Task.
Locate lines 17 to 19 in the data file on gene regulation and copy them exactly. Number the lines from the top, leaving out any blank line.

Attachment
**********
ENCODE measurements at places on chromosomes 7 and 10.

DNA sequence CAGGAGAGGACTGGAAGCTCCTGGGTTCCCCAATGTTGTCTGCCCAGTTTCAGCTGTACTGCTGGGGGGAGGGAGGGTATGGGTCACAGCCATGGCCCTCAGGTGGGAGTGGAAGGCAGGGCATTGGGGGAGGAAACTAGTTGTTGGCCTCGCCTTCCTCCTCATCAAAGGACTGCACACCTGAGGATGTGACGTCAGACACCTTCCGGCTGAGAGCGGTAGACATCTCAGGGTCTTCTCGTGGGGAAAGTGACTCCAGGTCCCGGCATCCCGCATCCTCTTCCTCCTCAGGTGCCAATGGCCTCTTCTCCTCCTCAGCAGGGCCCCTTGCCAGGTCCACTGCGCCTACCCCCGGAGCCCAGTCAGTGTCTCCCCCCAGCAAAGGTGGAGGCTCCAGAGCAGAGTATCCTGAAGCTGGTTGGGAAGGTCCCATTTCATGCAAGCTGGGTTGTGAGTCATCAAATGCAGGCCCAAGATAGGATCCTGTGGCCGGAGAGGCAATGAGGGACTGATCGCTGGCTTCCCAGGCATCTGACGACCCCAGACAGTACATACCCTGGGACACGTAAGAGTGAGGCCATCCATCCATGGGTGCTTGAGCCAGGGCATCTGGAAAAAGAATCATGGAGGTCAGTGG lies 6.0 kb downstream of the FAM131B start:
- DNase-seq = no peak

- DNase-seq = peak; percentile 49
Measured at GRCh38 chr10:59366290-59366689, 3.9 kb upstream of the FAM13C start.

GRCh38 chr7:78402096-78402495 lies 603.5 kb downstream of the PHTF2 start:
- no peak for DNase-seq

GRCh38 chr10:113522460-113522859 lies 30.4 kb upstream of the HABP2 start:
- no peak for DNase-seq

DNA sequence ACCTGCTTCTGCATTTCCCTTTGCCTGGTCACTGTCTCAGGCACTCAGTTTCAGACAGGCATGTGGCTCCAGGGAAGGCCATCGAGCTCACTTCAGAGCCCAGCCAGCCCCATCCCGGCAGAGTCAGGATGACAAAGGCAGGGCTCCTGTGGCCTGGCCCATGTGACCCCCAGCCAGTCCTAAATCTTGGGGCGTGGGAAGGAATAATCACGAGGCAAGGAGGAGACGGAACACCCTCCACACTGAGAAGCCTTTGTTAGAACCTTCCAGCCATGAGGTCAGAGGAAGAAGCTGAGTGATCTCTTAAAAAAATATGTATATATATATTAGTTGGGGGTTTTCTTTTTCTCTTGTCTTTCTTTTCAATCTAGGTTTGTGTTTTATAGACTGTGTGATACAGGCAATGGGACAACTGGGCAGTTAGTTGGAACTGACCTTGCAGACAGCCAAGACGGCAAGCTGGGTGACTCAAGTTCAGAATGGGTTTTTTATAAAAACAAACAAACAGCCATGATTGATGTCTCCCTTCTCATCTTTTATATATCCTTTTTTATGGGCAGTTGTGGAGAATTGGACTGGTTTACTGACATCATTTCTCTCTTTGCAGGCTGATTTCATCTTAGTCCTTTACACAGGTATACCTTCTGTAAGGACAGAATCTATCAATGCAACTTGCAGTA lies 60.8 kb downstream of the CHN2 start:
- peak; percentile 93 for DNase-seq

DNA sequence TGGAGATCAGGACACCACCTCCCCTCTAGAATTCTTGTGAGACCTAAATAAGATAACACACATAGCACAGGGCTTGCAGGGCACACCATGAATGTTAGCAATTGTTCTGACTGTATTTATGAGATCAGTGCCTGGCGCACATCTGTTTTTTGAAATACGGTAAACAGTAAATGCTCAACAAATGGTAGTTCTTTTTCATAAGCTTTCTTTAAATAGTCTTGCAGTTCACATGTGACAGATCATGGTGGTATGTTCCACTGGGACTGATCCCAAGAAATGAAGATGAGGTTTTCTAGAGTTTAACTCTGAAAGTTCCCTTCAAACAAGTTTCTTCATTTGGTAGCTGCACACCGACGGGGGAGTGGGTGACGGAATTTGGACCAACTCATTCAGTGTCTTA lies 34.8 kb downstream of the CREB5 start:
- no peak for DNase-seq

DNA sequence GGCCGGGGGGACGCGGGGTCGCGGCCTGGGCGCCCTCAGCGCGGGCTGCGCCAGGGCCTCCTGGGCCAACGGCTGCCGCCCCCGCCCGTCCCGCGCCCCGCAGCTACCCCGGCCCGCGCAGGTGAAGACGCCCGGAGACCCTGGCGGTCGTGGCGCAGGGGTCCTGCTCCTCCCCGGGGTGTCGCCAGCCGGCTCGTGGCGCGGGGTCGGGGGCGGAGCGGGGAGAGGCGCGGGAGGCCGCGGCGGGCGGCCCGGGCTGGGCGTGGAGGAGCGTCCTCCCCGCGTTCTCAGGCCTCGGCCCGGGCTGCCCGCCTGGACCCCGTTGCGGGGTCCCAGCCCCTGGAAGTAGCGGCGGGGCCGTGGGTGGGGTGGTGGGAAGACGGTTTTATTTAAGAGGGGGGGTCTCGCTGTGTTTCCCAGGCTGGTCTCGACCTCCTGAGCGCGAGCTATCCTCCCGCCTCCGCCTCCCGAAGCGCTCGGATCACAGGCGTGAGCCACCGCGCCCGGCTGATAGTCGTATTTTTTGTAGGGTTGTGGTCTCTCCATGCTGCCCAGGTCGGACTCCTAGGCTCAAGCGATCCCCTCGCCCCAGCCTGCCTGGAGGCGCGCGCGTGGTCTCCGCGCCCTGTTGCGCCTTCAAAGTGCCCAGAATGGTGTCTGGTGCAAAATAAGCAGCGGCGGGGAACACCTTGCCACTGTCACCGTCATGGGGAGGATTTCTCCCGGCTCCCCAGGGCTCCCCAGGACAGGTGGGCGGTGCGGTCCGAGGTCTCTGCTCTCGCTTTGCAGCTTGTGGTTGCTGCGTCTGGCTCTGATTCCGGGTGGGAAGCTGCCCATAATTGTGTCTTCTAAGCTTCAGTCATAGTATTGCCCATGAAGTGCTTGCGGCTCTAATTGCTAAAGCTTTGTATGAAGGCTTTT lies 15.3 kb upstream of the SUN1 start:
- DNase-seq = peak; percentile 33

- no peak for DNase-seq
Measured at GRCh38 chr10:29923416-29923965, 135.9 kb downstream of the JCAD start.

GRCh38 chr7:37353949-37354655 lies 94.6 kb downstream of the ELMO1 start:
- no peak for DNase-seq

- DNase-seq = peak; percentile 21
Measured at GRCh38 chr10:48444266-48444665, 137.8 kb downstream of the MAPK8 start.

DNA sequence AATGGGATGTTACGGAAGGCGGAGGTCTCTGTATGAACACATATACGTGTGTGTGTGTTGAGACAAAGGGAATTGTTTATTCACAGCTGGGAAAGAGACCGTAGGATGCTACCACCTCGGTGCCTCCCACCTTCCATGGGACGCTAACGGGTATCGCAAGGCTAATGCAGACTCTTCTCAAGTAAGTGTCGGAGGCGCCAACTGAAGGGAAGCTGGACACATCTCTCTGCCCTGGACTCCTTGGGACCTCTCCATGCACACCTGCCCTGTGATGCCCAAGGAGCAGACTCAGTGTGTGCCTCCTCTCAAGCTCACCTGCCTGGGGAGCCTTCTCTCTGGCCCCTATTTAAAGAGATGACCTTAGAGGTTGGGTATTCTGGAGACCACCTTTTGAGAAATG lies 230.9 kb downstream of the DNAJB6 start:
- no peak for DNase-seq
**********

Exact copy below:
Measured at GRCh38 chr10:29923416-29923965, 135.9 kb downstream of the JCAD start.

GRCh38 chr7:37353949-37354655 lies 94.6 kb downstream of the ELMO1 start:
- no peak for DNase-seq